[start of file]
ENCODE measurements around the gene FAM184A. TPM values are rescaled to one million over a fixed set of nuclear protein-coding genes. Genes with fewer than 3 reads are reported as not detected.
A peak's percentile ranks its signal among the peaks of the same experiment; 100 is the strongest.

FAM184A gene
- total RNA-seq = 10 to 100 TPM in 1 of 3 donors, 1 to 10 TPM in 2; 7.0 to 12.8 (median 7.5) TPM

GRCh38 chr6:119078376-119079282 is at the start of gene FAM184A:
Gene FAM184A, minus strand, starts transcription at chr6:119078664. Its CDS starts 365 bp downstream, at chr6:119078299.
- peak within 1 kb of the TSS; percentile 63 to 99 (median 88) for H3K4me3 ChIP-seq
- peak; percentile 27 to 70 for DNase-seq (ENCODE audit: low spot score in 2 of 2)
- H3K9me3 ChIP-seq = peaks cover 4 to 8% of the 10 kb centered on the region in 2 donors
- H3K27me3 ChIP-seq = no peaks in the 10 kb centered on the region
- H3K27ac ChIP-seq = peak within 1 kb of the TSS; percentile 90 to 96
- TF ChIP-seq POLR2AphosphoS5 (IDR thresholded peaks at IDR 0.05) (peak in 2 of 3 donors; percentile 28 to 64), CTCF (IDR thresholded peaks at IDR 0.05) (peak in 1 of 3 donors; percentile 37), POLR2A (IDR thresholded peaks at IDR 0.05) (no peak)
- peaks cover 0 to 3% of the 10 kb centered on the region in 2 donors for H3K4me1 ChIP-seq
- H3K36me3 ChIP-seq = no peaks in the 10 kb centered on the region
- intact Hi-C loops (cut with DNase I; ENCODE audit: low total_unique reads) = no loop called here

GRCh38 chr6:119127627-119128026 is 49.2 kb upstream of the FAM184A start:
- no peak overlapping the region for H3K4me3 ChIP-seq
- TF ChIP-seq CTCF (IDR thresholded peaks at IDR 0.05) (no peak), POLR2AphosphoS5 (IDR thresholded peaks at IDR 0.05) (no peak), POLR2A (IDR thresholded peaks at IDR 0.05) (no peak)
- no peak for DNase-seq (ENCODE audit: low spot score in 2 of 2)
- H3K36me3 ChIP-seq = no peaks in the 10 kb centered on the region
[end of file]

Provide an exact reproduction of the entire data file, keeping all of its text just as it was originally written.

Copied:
ENCODE measurements around the gene FAM184A. TPM values are rescaled to one million over a fixed set of nuclear protein-coding genes. Genes with fewer than 3 reads are reported as not detected.
A peak's percentile ranks its signal among the peaks of the same experiment; 100 is the strongest.

FAM184A gene
- total RNA-seq = 10 to 100 TPM in 1 of 3 donors, 1 to 10 TPM in 2; 7.0 to 12.8 (median 7.5) TPM

GRCh38 chr6:119078376-119079282 is at the start of gene FAM184A:
Gene FAM184A, minus strand, starts transcription at chr6:119078664. Its CDS starts 365 bp downstream, at chr6:119078299.
- peak within 1 kb of the TSS; percentile 63 to 99 (median 88) for H3K4me3 ChIP-seq
- peak; percentile 27 to 70 for DNase-seq (ENCODE audit: low spot score in 2 of 2)
- H3K9me3 ChIP-seq = peaks cover 4 to 8% of the 10 kb centered on the region in 2 donors
- H3K27me3 ChIP-seq = no peaks in the 10 kb centered on the region
- H3K27ac ChIP-seq = peak within 1 kb of the TSS; percentile 90 to 96
- TF ChIP-seq POLR2AphosphoS5 (IDR thresholded peaks at IDR 0.05) (peak in 2 of 3 donors; percentile 28 to 64), CTCF (IDR thresholded peaks at IDR 0.05) (peak in 1 of 3 donors; percentile 37), POLR2A (IDR thresholded peaks at IDR 0.05) (no peak)
- peaks cover 0 to 3% of the 10 kb centered on the region in 2 donors for H3K4me1 ChIP-seq
- H3K36me3 ChIP-seq = no peaks in the 10 kb centered on the region
- intact Hi-C loops (cut with DNase I; ENCODE audit: low total_unique reads) = no loop called here

GRCh38 chr6:119127627-119128026 is 49.2 kb upstream of the FAM184A start:
- no peak overlapping the region for H3K4me3 ChIP-seq
- TF ChIP-seq CTCF (IDR thresholded peaks at IDR 0.05) (no peak), POLR2AphosphoS5 (IDR thresholded peaks at IDR 0.05) (no peak), POLR2A (IDR thresholded peaks at IDR 0.05) (no peak)
- no peak for DNase-seq (ENCODE audit: low spot score in 2 of 2)
- H3K36me3 ChIP-seq = no peaks in the 10 kb centered on the region